The aviation sector is heading for an infrastructure crisis.
The stark warning that many of the world’s airports are operating at or beyond their design capacity came yesterday from Iata chief Alexandre de Juniac.
The provision of air navigation services in the US, Europe and China is struggling to keep pace with the technical capabilities to manage demand at optimum efficiency.
And governments are not preparing to make investments needed to cope with future growth, especially as major infrastructure planning cycles are now measured in decades.
There is also a crisis in the cost of infrastructure with Europe highlighted by the boss of the airline trade body.
Over the last decade, passenger charges on the average one-way ticket have more than doubled—from €16 to €33. But over the same period the airfare portion of the average ticket price fell, according to Iata director general and chief executive de Juniac.
“Why these divergent courses? The bluntest explanation rests on pure market forces,” he said.
“Airlines are subjected to intense competition. So they are in a constant search for the efficiencies needed to make a more compelling price offering to their customers.
“Airports, on the other hand, are not subjected to the same competitive pressures. With very few exceptions, there is no choice of airports.
“If you want to fly to Amsterdam, for example, Schiphol is your only choice. And when it looks like there might be competition as in Paris, you find that Orly and Charles de Gaulle have the same owner.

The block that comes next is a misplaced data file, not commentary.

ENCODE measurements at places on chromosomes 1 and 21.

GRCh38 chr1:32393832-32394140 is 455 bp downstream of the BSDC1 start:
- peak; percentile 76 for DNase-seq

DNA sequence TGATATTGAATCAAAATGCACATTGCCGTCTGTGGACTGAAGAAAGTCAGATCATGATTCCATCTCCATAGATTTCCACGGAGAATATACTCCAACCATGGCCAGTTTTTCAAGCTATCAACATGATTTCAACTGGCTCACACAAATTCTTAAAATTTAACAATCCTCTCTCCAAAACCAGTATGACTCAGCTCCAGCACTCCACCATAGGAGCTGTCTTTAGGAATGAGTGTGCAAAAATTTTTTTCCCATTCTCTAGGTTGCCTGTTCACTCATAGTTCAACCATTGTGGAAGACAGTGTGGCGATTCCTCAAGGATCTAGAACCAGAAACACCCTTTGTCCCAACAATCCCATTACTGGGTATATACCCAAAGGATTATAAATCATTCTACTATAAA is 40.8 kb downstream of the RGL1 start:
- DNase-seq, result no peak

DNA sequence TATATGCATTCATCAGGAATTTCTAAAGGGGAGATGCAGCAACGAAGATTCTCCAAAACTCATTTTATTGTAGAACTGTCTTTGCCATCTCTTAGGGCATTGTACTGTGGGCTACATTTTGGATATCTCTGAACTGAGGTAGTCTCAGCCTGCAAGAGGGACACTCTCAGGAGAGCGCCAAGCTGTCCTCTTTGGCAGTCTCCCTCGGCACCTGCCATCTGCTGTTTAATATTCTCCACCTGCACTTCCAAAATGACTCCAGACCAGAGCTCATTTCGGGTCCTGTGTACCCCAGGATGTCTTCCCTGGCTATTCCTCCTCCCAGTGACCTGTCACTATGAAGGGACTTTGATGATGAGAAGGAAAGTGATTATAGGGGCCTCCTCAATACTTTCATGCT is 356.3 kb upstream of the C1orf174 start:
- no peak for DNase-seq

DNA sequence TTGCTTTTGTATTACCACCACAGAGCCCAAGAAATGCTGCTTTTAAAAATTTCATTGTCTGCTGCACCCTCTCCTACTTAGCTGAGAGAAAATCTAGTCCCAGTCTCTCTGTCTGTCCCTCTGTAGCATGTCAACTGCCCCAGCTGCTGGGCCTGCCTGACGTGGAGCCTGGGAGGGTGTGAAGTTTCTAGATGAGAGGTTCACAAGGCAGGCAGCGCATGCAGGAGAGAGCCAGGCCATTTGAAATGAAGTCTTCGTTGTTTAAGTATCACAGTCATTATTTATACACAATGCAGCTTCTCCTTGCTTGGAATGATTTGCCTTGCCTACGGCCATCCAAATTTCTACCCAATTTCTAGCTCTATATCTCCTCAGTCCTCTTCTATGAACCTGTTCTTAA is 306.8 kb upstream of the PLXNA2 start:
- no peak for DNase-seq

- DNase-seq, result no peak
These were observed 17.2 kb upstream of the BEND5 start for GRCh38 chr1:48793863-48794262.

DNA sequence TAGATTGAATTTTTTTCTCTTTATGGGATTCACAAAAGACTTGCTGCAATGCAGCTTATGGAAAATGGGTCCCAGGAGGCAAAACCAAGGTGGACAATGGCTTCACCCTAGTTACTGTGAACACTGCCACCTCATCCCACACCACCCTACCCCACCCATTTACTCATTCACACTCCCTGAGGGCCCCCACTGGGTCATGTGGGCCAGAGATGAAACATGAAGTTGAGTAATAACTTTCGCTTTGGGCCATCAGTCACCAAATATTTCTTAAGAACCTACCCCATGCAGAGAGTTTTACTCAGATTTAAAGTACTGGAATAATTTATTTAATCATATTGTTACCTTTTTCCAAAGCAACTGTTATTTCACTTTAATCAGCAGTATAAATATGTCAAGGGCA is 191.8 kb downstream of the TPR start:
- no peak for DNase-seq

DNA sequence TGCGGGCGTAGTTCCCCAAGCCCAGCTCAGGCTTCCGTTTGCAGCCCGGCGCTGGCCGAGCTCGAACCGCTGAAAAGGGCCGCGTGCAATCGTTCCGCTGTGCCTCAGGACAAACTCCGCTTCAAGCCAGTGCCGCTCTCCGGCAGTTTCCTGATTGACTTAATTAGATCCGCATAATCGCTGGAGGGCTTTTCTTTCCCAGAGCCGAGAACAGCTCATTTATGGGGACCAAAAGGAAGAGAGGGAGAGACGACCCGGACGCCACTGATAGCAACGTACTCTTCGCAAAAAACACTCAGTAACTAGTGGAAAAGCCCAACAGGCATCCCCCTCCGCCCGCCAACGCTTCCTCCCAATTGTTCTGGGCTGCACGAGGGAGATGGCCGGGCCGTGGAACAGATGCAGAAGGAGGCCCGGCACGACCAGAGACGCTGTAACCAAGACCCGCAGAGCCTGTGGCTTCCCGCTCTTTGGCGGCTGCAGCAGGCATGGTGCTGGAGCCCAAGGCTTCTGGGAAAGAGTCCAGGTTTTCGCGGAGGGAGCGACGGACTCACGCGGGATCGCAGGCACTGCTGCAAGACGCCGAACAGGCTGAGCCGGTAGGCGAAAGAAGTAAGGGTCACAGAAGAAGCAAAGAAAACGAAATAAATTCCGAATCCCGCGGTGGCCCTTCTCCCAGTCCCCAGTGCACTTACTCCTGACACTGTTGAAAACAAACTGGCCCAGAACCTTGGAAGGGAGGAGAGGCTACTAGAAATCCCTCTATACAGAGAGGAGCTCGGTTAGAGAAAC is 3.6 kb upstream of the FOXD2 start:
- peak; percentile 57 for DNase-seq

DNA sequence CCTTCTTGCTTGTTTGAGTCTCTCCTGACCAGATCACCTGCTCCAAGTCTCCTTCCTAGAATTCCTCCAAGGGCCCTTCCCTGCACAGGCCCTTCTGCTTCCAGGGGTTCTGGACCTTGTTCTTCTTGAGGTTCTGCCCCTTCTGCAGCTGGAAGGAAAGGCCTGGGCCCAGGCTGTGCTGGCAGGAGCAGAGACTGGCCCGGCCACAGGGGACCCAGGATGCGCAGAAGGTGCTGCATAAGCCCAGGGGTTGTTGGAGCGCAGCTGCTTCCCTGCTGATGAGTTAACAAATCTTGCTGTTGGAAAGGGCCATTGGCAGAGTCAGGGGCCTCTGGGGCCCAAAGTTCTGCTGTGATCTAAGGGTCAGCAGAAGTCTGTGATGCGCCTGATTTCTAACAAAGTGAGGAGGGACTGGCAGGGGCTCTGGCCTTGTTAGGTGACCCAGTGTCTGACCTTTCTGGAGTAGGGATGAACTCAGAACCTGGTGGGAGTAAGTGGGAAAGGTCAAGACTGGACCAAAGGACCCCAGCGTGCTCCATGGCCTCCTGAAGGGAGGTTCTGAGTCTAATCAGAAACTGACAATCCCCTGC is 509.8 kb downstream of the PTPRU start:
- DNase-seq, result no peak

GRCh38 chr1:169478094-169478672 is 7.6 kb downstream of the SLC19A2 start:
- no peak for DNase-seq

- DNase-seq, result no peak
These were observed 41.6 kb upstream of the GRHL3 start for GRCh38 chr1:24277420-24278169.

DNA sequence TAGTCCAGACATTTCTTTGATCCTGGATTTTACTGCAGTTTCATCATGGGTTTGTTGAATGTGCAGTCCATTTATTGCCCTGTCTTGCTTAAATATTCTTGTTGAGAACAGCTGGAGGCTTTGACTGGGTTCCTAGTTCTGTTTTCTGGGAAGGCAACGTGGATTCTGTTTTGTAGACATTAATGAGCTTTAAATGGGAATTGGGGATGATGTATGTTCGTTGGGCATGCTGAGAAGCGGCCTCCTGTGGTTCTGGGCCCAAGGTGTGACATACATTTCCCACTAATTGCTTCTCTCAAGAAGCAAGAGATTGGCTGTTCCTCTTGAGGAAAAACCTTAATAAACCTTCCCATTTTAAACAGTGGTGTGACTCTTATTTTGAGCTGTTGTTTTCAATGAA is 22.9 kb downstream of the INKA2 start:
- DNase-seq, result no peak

“Airports are critical partners for airlines. Without them, airlines would literally have no place to take their passengers. And we are working in partnership with airports to make improvements in key areas such as security, the environment, and the passenger experience.
But he hit out at the “dominant market power” over charges imposed on airlines by airports.
“That is reflected by European airports, which, despite a light-handed airport charges directive trying to promote efficiency, still managed to double their passenger charges,” de Juniac said.
“The good news is that the European Union is set to consider reviewing its airport charges directive. And airlines are asking, in no uncertain terms, that it be substantially strengthened.
“Had European charges remained at 2006 levels we estimate that 50 million more people would be flying in Europe today. And that would pay big dividends by creating some 238,000 jobs and adding €50 billion to the continent’s GDP.
“Those are figures that EU regulators should find hard to ignore. Our goal is to find a regulatory regime that fairly balances the interests of airports, passengers, airlines, citizens and the economy.
“If we can achieve that, it will be a hot export commodity. Other regions would have to take note. Because the challenges of high airport charges are in no way limited to what we see in Europe.”
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